One significant distinction between performance art as a genre and Existere, however, is that no visual documentation exists to record what went on. If a sense of loss is inherent to this ephemeral art form, here the expectation that some kind of documentation will survive outside of the imaginations of those present is broken off. What endures, however temporarily, are imperfect recollections. Put differently, the duration of this time-based art form is counterbalanced by the fleeting nature of the event itself, leaving behind only the retrospective fiction of memory. In this manner the relation between language and embodiment is immediately foregrounded, and the very nature of poetic incarnation is cast into doubt. Even at this somewhat abstract level, then, the open-ended question the work raises is this: to what extent is the force of an embodied experience attenuated by its rationalisation?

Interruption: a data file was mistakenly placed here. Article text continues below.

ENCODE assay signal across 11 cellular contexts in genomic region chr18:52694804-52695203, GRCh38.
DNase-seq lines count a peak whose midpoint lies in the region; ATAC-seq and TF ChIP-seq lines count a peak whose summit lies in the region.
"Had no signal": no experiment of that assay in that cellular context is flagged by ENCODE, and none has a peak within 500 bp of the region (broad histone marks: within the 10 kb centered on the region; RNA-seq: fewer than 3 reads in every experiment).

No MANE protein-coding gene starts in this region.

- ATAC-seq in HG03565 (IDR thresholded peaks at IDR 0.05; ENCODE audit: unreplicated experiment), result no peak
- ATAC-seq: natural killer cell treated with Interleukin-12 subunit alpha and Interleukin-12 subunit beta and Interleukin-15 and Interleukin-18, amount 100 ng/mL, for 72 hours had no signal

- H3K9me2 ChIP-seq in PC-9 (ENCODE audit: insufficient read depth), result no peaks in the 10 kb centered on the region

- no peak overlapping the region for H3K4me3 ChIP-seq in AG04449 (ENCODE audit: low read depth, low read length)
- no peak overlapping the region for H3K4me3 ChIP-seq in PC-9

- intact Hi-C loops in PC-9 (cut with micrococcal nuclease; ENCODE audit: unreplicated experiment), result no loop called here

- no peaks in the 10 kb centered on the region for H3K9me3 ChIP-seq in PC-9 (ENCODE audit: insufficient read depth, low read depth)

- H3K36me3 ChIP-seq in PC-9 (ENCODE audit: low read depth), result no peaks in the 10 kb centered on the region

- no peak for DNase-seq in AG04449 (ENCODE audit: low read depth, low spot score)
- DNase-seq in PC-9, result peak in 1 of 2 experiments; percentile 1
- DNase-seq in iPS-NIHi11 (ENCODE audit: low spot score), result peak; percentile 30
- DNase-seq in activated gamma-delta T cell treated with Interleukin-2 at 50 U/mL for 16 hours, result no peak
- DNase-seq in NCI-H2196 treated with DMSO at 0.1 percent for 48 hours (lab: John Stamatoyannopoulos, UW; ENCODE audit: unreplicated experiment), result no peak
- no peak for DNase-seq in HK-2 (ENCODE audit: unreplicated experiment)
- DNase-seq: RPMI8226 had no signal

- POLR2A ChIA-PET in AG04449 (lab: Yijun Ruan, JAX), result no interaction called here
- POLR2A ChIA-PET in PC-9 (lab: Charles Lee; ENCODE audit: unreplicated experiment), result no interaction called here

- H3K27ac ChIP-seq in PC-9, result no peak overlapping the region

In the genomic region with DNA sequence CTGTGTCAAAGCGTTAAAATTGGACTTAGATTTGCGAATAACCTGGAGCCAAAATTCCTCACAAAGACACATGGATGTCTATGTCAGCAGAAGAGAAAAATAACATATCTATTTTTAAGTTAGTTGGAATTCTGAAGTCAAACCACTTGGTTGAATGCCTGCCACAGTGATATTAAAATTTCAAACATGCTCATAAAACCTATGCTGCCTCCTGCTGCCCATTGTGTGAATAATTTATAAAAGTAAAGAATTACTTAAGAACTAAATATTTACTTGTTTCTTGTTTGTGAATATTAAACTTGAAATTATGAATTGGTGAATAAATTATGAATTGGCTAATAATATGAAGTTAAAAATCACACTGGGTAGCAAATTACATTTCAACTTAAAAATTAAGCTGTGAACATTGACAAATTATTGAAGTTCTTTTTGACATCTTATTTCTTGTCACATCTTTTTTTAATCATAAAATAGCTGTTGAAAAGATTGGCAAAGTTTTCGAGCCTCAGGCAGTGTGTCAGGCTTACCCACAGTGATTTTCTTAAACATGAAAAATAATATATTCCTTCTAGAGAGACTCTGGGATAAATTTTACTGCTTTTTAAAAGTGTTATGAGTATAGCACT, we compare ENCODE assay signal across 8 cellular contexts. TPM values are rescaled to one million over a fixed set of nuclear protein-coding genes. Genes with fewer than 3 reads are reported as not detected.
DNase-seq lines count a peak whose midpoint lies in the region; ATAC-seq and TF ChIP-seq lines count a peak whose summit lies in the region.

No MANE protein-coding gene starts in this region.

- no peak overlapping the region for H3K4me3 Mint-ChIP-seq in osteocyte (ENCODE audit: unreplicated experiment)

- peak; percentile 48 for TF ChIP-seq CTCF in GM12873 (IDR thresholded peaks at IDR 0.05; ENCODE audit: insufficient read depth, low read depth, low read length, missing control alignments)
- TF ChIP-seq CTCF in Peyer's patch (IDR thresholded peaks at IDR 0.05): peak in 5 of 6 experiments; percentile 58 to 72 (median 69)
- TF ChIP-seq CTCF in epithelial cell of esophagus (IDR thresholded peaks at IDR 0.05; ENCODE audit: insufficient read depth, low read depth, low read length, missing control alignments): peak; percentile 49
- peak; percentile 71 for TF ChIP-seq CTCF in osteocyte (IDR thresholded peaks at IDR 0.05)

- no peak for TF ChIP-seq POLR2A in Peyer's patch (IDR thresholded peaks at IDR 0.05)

The role of memory in Existere’s resistance to verbal assimilation is reinforced by the brevity and variability of the performance itself. The sixty or so figures that emerged from the room’s four darkened corners materialised into naked men and women who formed into a ‘shelter’ that was held for only a few minutes before it came apart again, like breath on a windowpane. (The specific movements are too intricate to summarize here but include several articulations where the stress is on collaboration and collective cohesion.) In addition, on each of the three days it took place the performance was enacted on several occasions. Every time was slightly different, not only because the mostly amateur performers who volunteered to take part were on a rota, but because the three members of the collective joined in, thereby relinquishing their ability to direct the silent performance. Instead they too became subject to the sometimes aleatory movements of the collective, altering each other’s notions of the body in space. Thus brevity, together with the admittance of material contingencies, can be seen to pose further obstacles to any simple hermeneutic, if only because the performance itself was so varied.